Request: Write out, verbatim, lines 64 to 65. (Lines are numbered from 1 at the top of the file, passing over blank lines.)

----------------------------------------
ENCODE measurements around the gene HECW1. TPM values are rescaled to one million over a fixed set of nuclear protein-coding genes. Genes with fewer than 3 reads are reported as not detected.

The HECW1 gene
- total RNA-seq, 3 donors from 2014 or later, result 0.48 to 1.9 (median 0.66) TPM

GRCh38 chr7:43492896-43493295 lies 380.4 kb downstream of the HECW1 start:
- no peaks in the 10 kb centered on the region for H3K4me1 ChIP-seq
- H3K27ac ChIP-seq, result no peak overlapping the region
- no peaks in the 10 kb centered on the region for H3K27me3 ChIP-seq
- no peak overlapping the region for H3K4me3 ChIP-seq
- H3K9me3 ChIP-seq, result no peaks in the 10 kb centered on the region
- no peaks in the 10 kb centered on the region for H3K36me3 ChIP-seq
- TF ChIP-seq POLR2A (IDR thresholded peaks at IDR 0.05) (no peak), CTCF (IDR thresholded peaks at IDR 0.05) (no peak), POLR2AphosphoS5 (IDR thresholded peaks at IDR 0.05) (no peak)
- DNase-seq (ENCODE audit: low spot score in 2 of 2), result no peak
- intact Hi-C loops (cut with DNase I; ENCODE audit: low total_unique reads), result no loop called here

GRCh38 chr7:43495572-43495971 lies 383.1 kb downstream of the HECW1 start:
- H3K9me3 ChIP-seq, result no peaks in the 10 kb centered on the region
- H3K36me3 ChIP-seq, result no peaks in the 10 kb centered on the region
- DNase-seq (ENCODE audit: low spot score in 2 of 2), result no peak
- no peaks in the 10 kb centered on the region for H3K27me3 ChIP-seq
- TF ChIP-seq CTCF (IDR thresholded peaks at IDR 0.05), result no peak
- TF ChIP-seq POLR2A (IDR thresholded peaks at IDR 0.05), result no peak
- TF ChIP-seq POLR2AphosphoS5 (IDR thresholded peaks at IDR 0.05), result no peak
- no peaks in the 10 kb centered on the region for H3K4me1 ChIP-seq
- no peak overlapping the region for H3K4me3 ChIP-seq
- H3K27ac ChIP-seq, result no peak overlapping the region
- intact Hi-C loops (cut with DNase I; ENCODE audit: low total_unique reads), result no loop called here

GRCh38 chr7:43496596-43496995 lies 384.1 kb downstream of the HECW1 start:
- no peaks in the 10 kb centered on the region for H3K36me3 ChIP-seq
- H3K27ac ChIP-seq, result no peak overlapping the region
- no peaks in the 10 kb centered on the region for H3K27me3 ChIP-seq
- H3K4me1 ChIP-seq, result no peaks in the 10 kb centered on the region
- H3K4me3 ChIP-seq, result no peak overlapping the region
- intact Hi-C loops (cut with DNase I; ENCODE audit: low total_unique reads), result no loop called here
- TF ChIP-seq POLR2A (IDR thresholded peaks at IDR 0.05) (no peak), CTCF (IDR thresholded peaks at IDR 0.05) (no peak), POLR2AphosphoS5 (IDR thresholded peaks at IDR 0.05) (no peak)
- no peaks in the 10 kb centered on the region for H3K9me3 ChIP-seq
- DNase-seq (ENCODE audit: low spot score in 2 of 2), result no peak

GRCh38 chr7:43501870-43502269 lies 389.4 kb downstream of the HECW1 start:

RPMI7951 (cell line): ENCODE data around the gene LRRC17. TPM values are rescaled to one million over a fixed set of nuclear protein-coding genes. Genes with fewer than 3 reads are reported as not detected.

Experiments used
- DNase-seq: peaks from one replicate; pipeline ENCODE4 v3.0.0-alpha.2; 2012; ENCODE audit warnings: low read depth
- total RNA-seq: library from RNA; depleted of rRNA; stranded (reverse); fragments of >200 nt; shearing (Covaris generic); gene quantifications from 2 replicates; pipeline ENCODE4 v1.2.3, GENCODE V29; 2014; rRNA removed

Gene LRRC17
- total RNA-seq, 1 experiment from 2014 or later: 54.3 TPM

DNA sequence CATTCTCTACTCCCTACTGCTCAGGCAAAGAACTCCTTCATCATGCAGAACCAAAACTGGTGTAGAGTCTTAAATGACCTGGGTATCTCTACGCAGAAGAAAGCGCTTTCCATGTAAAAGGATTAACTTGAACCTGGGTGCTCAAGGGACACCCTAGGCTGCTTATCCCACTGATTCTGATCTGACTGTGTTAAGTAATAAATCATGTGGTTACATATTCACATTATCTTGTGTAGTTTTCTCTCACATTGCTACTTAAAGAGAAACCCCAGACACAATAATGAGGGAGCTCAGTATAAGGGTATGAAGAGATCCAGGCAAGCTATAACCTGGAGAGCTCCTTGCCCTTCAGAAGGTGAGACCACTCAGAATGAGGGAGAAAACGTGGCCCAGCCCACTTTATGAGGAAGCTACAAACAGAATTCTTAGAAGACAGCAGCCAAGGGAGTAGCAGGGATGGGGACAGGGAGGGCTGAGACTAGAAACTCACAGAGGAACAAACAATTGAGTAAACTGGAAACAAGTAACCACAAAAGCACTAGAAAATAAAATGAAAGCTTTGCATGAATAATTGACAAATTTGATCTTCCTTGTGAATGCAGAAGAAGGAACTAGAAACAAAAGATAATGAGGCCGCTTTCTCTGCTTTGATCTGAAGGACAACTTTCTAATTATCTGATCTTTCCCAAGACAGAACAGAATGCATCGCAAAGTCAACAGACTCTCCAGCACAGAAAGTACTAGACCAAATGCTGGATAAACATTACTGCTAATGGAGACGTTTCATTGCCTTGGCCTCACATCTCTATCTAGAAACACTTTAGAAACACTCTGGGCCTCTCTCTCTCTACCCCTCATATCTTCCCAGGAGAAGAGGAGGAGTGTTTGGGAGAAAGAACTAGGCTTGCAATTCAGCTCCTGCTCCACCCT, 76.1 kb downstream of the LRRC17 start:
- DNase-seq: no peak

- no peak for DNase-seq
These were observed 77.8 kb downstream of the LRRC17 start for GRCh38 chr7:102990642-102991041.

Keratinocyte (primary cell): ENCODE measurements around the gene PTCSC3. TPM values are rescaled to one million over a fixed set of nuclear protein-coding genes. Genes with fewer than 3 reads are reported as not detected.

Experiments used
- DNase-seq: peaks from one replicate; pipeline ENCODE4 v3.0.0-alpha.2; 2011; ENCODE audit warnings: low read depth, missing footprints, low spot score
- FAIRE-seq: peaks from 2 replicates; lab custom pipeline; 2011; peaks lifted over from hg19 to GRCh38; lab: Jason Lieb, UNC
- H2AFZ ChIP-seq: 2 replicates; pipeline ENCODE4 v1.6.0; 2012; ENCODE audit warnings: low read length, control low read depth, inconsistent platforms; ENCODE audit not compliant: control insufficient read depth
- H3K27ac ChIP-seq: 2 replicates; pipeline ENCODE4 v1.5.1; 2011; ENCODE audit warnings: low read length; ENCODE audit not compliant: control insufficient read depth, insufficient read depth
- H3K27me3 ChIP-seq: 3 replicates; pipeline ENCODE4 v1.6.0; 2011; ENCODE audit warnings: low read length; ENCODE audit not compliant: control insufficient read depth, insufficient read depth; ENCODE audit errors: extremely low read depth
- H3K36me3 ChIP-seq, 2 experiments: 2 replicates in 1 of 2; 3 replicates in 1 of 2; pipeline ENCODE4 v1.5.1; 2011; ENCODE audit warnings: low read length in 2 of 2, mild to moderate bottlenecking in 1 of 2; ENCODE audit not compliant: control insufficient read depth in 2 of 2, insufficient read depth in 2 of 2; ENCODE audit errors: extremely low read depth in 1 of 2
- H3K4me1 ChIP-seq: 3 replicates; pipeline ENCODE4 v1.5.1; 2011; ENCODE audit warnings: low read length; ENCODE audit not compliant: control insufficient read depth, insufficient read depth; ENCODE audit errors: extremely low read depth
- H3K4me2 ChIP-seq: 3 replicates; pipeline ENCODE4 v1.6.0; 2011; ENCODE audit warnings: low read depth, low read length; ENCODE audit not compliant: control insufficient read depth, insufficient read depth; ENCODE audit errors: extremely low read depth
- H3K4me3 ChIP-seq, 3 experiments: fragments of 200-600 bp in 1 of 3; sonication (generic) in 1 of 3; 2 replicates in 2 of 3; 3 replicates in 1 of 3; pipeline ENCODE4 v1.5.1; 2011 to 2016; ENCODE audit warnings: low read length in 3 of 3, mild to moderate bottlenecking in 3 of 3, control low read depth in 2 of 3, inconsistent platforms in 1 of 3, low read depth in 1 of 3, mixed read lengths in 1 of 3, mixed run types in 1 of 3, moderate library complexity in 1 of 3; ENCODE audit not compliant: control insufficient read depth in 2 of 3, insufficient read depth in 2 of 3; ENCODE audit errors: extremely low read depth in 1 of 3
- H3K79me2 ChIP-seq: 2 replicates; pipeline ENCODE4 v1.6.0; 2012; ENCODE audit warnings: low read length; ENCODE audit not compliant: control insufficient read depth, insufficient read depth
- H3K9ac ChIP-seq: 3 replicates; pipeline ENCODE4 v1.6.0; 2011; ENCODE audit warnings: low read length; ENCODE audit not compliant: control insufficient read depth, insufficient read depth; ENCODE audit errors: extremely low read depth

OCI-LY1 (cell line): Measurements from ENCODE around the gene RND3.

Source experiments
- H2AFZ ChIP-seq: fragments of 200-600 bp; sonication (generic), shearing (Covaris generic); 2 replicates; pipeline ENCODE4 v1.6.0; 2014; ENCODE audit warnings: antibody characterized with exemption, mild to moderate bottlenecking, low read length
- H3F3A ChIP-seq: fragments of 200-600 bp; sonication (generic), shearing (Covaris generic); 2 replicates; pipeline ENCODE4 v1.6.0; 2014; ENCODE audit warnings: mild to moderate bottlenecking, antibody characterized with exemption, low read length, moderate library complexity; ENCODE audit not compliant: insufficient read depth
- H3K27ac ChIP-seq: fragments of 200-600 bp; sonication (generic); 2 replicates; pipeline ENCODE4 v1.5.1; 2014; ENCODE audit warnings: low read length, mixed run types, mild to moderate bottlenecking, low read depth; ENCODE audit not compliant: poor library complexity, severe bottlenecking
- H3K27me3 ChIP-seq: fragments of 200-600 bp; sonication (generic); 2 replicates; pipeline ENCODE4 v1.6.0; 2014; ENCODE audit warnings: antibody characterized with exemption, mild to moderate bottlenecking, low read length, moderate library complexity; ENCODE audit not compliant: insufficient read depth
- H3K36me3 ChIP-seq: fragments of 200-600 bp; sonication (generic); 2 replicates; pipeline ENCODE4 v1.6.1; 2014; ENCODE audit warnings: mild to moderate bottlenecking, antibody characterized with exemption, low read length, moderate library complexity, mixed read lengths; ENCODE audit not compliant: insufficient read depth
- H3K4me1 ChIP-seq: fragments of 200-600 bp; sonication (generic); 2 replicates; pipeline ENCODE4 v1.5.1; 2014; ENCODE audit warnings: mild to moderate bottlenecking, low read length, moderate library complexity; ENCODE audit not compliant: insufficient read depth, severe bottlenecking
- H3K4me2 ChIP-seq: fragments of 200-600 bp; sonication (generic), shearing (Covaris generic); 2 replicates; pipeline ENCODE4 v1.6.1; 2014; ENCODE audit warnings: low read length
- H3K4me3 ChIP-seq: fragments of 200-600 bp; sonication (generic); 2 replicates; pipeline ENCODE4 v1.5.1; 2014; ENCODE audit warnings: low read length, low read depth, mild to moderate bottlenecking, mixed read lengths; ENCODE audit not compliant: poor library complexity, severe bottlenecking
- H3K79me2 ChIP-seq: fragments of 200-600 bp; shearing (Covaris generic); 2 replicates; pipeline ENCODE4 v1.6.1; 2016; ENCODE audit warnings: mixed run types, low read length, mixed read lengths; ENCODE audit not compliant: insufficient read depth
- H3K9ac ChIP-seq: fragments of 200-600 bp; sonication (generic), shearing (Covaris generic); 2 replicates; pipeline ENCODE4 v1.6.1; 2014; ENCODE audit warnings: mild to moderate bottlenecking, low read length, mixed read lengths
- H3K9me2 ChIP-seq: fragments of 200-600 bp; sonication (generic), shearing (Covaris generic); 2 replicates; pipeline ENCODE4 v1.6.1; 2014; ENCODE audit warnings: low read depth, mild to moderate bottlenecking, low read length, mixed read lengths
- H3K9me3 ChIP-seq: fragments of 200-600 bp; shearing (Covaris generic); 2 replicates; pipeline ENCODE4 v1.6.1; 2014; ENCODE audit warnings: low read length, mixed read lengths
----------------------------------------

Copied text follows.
- H3K27ac ChIP-seq: fragments of 200-600 bp; sonication (generic); 2 replicates; pipeline ENCODE4 v1.5.1; 2014; ENCODE audit warnings: low read length, mixed run types, mild to moderate bottlenecking, low read depth; ENCODE audit not compliant: poor library complexity, severe bottlenecking
- H3K27me3 ChIP-seq: fragments of 200-600 bp; sonication (generic); 2 replicates; pipeline ENCODE4 v1.6.0; 2014; ENCODE audit warnings: antibody characterized with exemption, mild to moderate bottlenecking, low read length, moderate library complexity; ENCODE audit not compliant: insufficient read depth